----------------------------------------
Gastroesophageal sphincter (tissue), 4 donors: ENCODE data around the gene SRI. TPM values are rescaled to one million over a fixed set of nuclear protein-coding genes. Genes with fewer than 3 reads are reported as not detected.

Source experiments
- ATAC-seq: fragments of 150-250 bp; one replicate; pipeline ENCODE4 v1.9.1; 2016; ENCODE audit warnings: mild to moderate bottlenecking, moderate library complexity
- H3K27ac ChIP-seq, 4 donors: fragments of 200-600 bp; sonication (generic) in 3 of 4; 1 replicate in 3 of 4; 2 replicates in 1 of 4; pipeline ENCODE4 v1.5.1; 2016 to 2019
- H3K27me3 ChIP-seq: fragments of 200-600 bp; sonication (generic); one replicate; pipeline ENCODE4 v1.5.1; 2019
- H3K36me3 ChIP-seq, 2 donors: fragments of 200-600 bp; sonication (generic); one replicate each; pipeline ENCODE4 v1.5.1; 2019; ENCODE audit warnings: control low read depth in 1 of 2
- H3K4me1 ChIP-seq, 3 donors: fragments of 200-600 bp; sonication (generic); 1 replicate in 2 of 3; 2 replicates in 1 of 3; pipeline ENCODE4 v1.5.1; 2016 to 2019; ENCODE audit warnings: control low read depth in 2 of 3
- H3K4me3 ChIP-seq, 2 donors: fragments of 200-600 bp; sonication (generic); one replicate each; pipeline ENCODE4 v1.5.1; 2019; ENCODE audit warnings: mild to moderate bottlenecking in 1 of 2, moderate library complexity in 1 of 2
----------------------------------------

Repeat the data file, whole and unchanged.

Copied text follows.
Gastroesophageal sphincter (tissue), 4 donors: ENCODE data around the gene SRI. TPM values are rescaled to one million over a fixed set of nuclear protein-coding genes. Genes with fewer than 3 reads are reported as not detected.

Source experiments
- ATAC-seq: fragments of 150-250 bp; one replicate; pipeline ENCODE4 v1.9.1; 2016; ENCODE audit warnings: mild to moderate bottlenecking, moderate library complexity
- H3K27ac ChIP-seq, 4 donors: fragments of 200-600 bp; sonication (generic) in 3 of 4; 1 replicate in 3 of 4; 2 replicates in 1 of 4; pipeline ENCODE4 v1.5.1; 2016 to 2019
- H3K27me3 ChIP-seq: fragments of 200-600 bp; sonication (generic); one replicate; pipeline ENCODE4 v1.5.1; 2019
- H3K36me3 ChIP-seq, 2 donors: fragments of 200-600 bp; sonication (generic); one replicate each; pipeline ENCODE4 v1.5.1; 2019; ENCODE audit warnings: control low read depth in 1 of 2
- H3K4me1 ChIP-seq, 3 donors: fragments of 200-600 bp; sonication (generic); 1 replicate in 2 of 3; 2 replicates in 1 of 3; pipeline ENCODE4 v1.5.1; 2016 to 2019; ENCODE audit warnings: control low read depth in 2 of 3
- H3K4me3 ChIP-seq, 2 donors: fragments of 200-600 bp; sonication (generic); one replicate each; pipeline ENCODE4 v1.5.1; 2019; ENCODE audit warnings: mild to moderate bottlenecking in 1 of 2, moderate library complexity in 1 of 2